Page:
The Moving Crew

Excuse Me, but Having Kids Is No Excuse

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Tuesday, November 7, 2006

One thing we often hear from parents is that they lack the time to exercise. I find this curious: As a youth, I gave my parents hourly opportunities for exercise -- diving to catch falling lamps, for example, hoisting the bureau off my little sister and yanking me from the jaws of one self-inflicted disaster after another.

But I guess times have changed, which is one reason Cathy Moxley, an exercise physiologist and motivational coach, has written "The Busy Mom's Ultimate Fitness Guide" (Fitness InSight, 2006). "Great," you're thinking. "No time to exercise, and you're telling me to find time to read a book on finding time to exercise." Well, yes. From a strictly informational standpoint, Moxley doesn't offer much new -- let's be honest, this is fitness we're discussing, not nanotechnology -- but she does a nice job of providing perspective and motivation within the context of reality parenting.

She's not telling you that you'll have a brand-new body in five weeks or buns of titanium after just four seconds a day. With three kids of her own, she coaches moms to work around the challenges. For example, she suggests "mini-exercise options," such as doing 20 minutes of treadmill and a few crunches instead of your typical 75-minute routine, on particularly crazed days.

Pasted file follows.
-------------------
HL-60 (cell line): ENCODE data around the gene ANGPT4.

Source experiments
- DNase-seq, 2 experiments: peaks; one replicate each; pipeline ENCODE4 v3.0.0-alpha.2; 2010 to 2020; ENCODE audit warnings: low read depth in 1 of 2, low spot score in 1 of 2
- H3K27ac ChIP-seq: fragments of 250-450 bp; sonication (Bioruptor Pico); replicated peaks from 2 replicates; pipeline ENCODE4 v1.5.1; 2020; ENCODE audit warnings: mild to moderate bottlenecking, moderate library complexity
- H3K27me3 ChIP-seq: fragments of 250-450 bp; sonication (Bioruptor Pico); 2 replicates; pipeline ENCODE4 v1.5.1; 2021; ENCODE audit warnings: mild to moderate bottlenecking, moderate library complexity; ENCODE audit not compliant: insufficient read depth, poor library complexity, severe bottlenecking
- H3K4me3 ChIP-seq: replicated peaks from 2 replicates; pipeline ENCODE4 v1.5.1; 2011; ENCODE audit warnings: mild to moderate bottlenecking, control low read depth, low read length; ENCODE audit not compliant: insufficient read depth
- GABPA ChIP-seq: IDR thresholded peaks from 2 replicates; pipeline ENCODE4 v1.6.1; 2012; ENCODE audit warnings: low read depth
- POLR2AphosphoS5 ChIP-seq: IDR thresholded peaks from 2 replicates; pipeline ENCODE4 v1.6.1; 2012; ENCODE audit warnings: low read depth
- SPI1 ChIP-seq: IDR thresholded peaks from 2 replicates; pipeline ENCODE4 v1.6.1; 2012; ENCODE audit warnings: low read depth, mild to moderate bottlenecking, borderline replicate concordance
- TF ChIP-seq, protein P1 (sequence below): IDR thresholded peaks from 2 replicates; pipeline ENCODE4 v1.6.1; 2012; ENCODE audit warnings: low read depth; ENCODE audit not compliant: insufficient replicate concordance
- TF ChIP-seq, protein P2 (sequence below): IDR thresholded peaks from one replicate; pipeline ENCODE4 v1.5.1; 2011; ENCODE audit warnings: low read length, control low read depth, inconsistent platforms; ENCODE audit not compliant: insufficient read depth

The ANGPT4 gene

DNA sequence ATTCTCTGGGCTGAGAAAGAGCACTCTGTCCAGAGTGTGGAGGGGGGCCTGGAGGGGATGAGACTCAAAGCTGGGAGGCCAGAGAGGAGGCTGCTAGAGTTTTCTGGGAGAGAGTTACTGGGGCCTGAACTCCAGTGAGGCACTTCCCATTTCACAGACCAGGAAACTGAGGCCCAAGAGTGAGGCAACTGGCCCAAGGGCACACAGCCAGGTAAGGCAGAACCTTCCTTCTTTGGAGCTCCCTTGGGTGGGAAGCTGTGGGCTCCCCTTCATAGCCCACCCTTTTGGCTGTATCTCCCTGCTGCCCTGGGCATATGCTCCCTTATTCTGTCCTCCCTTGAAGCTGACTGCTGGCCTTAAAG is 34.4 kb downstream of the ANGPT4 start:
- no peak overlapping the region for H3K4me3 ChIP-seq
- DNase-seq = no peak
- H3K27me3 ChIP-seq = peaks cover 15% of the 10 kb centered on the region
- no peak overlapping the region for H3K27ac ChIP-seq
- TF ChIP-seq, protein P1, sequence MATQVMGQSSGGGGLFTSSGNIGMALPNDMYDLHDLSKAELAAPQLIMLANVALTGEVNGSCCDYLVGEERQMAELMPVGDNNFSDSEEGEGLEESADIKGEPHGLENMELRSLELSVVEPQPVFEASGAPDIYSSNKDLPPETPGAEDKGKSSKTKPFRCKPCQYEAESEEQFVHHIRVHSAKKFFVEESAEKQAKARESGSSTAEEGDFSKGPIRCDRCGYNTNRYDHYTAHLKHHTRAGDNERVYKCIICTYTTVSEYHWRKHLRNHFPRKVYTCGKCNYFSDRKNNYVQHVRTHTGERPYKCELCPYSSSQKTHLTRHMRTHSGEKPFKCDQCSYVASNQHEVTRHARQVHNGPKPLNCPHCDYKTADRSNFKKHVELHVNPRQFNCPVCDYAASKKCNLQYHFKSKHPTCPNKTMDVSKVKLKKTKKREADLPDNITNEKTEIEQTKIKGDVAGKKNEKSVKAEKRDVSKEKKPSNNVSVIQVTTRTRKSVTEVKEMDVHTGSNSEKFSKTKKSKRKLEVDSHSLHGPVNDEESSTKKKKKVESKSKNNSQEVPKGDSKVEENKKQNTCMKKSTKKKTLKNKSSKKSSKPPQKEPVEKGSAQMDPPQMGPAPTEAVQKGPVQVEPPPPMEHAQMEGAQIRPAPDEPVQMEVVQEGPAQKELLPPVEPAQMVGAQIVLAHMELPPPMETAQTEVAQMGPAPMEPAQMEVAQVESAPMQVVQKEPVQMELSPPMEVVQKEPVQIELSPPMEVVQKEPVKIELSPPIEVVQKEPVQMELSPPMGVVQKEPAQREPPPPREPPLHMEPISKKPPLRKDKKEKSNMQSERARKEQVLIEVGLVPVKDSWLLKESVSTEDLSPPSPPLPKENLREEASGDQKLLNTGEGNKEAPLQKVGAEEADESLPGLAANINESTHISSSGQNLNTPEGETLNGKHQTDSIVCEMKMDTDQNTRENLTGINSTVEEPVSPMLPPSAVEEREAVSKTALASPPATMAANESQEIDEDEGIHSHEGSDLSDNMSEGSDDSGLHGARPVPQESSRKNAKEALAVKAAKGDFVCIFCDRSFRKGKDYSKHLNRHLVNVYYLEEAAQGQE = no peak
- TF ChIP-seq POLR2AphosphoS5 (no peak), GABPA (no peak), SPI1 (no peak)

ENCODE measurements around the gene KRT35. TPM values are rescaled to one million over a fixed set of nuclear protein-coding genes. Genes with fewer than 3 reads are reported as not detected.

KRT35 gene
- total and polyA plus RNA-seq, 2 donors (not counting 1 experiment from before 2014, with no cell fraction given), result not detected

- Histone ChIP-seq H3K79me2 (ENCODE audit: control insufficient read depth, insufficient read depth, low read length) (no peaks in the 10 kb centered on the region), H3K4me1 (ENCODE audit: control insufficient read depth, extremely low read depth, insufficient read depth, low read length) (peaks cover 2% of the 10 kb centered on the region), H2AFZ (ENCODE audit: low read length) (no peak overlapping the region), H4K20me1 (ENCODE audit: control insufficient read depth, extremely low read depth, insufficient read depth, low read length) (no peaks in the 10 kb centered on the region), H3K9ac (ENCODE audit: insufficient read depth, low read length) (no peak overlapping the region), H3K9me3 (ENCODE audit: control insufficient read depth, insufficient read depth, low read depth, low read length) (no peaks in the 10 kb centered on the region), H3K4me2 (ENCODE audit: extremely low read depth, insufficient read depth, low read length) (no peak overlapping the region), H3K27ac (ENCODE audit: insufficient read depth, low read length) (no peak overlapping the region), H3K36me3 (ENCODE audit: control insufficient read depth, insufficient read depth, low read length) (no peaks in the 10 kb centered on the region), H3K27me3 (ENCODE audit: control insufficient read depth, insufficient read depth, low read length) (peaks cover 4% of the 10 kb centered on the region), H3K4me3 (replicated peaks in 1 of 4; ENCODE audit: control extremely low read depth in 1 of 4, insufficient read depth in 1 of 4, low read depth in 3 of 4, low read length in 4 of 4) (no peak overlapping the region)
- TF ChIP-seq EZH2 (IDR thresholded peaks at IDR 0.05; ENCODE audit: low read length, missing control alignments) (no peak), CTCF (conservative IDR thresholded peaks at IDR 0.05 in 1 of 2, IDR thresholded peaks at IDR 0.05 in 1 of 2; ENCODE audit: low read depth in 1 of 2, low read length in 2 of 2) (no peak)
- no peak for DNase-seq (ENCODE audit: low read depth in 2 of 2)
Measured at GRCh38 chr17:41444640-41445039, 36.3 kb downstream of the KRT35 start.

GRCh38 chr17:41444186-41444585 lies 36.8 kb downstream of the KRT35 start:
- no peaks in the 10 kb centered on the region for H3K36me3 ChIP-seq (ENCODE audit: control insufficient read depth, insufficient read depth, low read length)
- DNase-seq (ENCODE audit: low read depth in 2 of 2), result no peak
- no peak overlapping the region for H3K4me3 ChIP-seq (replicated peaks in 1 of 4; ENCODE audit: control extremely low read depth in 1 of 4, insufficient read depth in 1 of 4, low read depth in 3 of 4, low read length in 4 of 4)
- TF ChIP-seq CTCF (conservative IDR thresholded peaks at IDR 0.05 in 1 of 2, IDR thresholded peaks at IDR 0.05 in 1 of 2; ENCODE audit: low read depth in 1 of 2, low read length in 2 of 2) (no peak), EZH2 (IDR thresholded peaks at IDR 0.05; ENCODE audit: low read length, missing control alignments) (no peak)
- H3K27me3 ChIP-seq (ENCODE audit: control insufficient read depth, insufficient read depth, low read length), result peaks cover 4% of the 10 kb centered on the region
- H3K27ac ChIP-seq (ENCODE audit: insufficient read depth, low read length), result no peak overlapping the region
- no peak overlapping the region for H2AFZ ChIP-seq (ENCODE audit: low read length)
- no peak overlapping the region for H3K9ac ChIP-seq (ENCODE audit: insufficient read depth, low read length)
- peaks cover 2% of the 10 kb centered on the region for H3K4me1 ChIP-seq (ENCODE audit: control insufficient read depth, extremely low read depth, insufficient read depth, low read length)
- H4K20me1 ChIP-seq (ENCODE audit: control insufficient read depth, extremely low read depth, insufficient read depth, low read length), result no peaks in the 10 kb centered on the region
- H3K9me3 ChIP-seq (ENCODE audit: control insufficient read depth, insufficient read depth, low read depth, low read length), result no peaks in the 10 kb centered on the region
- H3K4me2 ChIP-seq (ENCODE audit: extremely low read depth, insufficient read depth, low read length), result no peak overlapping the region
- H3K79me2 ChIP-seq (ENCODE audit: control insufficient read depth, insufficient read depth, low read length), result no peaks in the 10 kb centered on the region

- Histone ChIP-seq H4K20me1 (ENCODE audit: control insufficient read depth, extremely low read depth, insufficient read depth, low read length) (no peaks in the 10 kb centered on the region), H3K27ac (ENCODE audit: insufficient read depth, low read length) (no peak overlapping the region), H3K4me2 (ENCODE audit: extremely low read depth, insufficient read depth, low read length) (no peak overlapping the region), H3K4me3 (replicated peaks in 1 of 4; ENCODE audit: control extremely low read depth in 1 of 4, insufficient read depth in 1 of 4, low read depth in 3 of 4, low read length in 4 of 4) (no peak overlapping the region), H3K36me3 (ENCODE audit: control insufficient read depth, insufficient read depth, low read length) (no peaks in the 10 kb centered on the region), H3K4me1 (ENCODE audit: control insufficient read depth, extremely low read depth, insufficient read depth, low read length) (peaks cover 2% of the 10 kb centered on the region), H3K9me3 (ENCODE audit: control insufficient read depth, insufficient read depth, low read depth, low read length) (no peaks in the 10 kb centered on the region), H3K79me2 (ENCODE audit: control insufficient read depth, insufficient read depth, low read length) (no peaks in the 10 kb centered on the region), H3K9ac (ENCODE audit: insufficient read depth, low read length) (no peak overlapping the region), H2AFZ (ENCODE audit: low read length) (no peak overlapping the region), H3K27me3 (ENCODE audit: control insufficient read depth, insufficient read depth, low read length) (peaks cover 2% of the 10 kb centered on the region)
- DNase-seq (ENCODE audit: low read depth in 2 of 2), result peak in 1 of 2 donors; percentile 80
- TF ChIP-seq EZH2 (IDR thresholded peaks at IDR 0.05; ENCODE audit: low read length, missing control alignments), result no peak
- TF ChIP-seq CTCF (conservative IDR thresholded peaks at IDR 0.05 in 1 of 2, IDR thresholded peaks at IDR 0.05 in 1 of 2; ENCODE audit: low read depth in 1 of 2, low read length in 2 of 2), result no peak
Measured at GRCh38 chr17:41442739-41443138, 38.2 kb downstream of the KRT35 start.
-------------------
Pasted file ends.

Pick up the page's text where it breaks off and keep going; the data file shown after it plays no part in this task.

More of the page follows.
Echoing a steadfast plank of the Moving Crew platform, Moxley writes that a consistent habit, regardless of the length or intensity of the workouts, is "the most important part of exercise." Her book is a guide to changing one's mind-set so that exercise become part of even the most harried life.

Moxley lists common cries of the sedentary -- no time for exercise, too tired, boring, don't need it, bum knee -- then cheerfully dismantles those excuses with familiar but important points: Make exercise a priority and you'll find the time; activity boosts energy; make it fun, etc.

Like many nouveau fitno-preachers, Moxley can be almost too gentle -- for example, by instructing the sedentary to launch their fitness journey with "pre-contemplation." But that same compassion works well in helping readers through the inevitable setbacks of the fitness struggle: Treat yourself as you would a friend during a rough patch. Instead of self-abasement, give yourself consolation, encouragement and another chance to succeed.

Moxley only occasionally defaults to nerdy kinesiology, and when she does, she uses the science to make valid points, such as explaining how regular exercise over the years trains your body to release fat from cells.

The book offers a speedometer approach to fitness progression, starting with the "I'm not going to change into exercise clothes" plan, where moms are nudged to simply accumulate an extra 30 minutes of activity every day, and accelerating through the beginner, intermediate and advanced stages. And readers can turn to almost any page and derive some benefit without having to thumb back through the whole section for context.

The endgame: Parents should stay fit, using this book or other tools, both for their own good and to keep their reaction time sharp to yank their kids from the jaws of death.

-- John Briley

© 2006 The Washington Post Company

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